I’m rambling on a very negative note, but it’s hard to be immune to these issues when they stare you in the face.
Where there would have been plentiful elephant, absent land is now simply cultivated – and needs to be. Sadly, the efficiency and sustainability of it is kept at a minimum. Access to the lake was made easy with the extinction of lakeshore elephants and other creatures have also followed suit (hippo, crocodile, various reptiles and no doubt small, tasty mammals). They have had to move elsewhere – and those places are constantly being encroached upon also. With more land being cultivated rather rudimentarily into cassava fields, we have exposed a very “altered” modern beauty from when the elephants once frequented this area, but have also exposed, to a bloated degree, all the problems we have today. You can see them from the top deck of the boat as you sail down the lake shore. Trees are missing, land slides are abundant, deliberate bush fires burn, fish stocks are low, attempts at western lifestyle or donations to facilitate them have fallen by the wayside, and erosion of the wild is all around us. Beautiful it is, but overly-drastic change in just a few decades is also obvious. This isn’t localised, I see it EVERYWHERE I go.
The Ruarwe beach was a popular spot for the four legged behemoths and with the lush valley, carpeted with tasty trees and fruit backing up into the hills and the plateau above, it was an elephants’ favourite sweet shop. Like bulls around the aristocracy’s best china, the Persians and the Europeans rolled around and eradicated the majority of the Malawi elephants, something ALL of subsaharan, economically-dependent-through-tourism Africa is still having to deal with today. Slavery isn’t the only hateful tragedy which Africa still licks it’s wounds from while the rest of the world ignorantly apologises – its culture and environment was dented irrevocably from those times as well. Elephants were slaughtered, their ivory was shipped unashamedly down the lake-motorway and unsurprisingly the “elephant’s gorge” disappeared to make way for the growing human population. A couple of years ago, a lone hippo showed up here – hundreds of miles from it’s regular watering hole. It was a huge surprise to everyone and I guess the hippo wasn’t all that impressed with the area either. Without any ability to return it safely to anywhere hippo-enough for the adventurous hipster, and staring at a titanic amount of protein shuffling around the village, there was only ever one sad outcome for the beast.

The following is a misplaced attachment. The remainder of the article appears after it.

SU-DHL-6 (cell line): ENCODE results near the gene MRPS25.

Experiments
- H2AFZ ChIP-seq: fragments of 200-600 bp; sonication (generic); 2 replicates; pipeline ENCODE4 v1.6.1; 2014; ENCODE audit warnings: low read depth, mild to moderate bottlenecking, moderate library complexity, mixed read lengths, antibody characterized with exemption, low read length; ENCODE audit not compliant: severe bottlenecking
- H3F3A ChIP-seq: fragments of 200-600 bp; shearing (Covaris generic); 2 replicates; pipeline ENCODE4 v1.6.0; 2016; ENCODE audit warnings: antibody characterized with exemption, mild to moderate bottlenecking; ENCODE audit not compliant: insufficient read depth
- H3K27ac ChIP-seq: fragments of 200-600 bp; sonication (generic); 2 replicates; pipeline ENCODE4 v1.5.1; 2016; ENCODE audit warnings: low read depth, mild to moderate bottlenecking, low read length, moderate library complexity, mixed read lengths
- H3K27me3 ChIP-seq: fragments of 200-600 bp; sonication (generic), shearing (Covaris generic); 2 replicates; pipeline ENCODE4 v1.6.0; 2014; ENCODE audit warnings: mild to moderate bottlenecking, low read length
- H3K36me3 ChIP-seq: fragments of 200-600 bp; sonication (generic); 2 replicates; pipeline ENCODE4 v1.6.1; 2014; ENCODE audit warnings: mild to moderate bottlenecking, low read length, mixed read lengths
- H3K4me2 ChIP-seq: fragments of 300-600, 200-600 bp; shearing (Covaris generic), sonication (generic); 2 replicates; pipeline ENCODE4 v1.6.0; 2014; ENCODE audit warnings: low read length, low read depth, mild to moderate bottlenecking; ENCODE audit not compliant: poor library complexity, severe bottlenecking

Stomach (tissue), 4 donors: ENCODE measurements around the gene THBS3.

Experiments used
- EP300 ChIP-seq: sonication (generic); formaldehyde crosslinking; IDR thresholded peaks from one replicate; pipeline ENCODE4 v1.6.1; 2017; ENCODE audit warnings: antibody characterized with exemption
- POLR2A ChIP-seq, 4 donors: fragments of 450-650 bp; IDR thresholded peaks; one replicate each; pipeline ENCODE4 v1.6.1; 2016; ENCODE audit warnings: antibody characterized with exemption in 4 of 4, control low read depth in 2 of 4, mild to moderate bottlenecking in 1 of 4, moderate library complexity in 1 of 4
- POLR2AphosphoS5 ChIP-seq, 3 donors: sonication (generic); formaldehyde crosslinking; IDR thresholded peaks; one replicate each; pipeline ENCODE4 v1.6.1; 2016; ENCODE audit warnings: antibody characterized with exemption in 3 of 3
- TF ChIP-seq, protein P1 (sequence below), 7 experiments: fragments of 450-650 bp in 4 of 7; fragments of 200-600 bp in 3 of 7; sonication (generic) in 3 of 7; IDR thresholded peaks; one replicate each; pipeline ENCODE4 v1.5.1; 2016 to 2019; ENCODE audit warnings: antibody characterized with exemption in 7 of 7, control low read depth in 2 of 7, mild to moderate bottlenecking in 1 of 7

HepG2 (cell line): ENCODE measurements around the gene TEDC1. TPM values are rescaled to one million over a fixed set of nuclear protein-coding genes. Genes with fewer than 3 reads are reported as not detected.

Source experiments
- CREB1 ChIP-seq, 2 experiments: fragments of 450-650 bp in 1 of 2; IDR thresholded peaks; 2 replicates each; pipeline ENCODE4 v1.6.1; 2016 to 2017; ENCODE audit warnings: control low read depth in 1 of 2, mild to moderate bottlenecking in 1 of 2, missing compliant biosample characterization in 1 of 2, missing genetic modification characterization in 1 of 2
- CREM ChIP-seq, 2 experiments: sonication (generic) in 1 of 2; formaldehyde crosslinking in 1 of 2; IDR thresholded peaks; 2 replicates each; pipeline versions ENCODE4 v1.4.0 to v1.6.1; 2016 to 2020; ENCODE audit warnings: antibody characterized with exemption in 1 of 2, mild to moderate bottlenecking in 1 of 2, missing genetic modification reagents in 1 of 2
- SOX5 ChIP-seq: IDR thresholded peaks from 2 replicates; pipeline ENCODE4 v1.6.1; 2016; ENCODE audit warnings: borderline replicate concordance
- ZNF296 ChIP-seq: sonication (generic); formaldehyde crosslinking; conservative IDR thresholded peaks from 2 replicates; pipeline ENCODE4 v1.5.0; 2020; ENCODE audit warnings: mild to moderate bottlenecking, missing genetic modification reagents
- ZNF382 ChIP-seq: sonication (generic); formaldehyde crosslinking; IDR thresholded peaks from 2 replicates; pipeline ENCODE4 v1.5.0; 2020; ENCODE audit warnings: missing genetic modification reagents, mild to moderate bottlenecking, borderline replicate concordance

We may not have learnt our lessons when it comes to animal or environment annihilation and we certainly haven’t managed to pass on our hindsight following a period of capitalist “ growth” to developing countries. With our “give with one hand but steal with the other” style of help, they are encouraged to and continue to replicate our mistakes (of which have made us economically rich but extremely flawed). Villagers maybe safer and happier without the constant interaction with elephants but because of unsustainable techniques on over-farmed land the earth itself is extremely volatile and unsafe during heavy rains and annual storms. The total replacement of wilderness with rudimentary crop fields and wastelands has only perpetuated a cycle of hardship and ongoing battles with the elements. Here, in one local area, we have eradicated a legacy of lakeshore elephants and changed the shape of the Malawian (and African) landscape forever, and a sustainable culture is now difficult to maintain.